Semitic languages, like Syriac, referred to the Holy Spirit in the feminine gender.  The Syriac language which is derived from Aramaic, the language most scholars believe Jesus spoke, used the feminine gender for the word for spirit, which brought about the consideration of the Holy Spirit as feminine.  However, in Greek, the word “ pneuma”  is neuter.  The Greek word “paraclete” meaning comforter, is masculine.  Messianic Judaism, considered to be a form of Christianity, holds to the feminine view of the Holy Spirit.  Wisdom and love are equated with the Holy Spirit and both are considered to be feminine.

So there’s a considerable amount of evidence that religious scholars believe the Holy Spirit is female.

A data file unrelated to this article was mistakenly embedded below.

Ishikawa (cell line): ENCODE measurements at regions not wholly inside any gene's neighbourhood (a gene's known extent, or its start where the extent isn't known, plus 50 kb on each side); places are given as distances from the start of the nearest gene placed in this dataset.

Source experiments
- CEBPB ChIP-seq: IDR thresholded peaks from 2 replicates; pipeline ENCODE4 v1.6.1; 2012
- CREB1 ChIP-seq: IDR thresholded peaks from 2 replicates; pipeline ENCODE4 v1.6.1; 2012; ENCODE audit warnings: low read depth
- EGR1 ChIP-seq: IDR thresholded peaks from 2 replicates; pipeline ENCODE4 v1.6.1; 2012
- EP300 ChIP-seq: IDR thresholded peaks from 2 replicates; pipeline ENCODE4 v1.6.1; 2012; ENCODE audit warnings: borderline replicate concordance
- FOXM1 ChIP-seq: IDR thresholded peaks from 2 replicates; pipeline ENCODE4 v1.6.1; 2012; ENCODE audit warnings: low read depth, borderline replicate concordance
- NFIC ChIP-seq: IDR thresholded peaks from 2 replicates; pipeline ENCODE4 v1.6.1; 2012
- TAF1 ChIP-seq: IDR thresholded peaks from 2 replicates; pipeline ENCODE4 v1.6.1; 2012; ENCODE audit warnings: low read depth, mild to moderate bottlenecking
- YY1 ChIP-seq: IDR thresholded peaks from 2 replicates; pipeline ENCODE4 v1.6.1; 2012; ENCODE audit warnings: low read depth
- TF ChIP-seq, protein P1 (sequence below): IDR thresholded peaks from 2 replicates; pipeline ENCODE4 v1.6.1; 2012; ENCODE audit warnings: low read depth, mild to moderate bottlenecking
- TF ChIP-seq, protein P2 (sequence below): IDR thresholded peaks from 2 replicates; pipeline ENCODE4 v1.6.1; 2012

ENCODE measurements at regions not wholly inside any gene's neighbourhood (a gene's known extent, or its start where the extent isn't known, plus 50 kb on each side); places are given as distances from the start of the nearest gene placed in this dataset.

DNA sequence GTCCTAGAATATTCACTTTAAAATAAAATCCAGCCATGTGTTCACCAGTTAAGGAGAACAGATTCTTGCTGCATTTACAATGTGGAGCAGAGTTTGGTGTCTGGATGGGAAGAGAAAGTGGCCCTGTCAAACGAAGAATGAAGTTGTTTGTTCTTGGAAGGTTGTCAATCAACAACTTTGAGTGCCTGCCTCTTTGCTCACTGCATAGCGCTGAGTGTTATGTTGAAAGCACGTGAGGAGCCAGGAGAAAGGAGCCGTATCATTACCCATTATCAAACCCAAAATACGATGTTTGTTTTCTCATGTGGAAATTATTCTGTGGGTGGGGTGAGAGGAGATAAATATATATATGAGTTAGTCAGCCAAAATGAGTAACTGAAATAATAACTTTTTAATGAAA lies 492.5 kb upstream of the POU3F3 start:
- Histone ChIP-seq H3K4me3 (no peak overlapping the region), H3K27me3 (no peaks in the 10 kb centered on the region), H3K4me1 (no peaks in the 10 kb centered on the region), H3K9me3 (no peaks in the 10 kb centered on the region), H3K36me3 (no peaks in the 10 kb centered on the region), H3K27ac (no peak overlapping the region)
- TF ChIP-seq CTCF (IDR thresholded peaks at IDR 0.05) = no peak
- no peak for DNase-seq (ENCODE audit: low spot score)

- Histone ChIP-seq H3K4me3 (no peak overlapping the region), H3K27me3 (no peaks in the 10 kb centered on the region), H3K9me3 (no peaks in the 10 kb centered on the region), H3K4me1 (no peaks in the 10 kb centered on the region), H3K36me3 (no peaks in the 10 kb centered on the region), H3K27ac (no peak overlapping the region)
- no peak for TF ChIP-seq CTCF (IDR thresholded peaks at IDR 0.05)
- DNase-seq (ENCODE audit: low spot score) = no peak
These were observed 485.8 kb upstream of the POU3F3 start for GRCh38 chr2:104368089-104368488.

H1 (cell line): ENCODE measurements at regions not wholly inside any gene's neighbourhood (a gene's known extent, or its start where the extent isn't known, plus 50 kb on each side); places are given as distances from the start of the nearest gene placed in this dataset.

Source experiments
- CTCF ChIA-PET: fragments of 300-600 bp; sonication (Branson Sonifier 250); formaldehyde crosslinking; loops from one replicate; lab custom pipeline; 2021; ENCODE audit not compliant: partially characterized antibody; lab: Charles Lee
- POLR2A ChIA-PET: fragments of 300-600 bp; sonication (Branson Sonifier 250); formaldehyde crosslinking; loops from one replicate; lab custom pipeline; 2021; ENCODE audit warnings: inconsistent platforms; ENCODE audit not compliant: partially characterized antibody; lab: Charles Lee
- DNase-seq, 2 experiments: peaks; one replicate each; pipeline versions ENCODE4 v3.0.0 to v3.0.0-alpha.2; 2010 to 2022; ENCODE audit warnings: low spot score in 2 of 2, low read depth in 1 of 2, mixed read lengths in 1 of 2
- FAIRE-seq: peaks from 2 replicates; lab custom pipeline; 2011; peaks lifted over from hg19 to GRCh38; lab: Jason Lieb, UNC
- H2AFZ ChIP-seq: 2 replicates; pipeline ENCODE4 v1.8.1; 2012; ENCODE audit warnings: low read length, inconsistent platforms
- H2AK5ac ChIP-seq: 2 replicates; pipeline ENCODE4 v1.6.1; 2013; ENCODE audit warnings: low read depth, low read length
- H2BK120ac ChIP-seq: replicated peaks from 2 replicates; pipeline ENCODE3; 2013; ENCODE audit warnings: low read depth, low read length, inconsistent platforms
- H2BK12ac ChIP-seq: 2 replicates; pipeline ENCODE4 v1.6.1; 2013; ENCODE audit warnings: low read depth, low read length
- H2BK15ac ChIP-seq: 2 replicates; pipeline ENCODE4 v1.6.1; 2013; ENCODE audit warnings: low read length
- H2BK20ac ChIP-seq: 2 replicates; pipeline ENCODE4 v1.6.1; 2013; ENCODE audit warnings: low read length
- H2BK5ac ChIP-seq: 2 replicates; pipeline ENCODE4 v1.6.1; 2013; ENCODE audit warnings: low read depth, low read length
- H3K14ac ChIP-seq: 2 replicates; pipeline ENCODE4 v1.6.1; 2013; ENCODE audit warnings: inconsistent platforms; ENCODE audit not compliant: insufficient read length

–In the Gospel of Thomas, Jesus calls the Holy Spirit “Mother”.

–The Syrian writer Aphrahat referred to the Holy Spirit as “She”.

–The word describing the Holy Spirit in the Old Testament is “ruach” which is a   feminine noun.

–The Greek language has a gender-ambiguous noun for the Holy Spirit “pneuma”.

–Jewish theology references wisdom in Proverbs as a female Holy Spirit and the mother of creation.

The first reading today from Proverbs describes wisdom personified.  Research has shown that the correct pronoun is “she”.  She is both God the Creator and the witness to creation.  It is only the Trinitarian God who can understand and explain the Trinity since God’s wisdom is absolute while human wisdom is limited.

Our second reading from Romans has Paul telling us that, “the love of God has been poured out into our hearts through the Holy Spirit that has been given to us.”  At baptism, we receive the Holy Spirit, the third person of the Holy Trinity, who dwells within us giving us the gifts of faith, hope, and charity.  And love is the most important aspect of charity, where love of God and hope in the future reward prevail.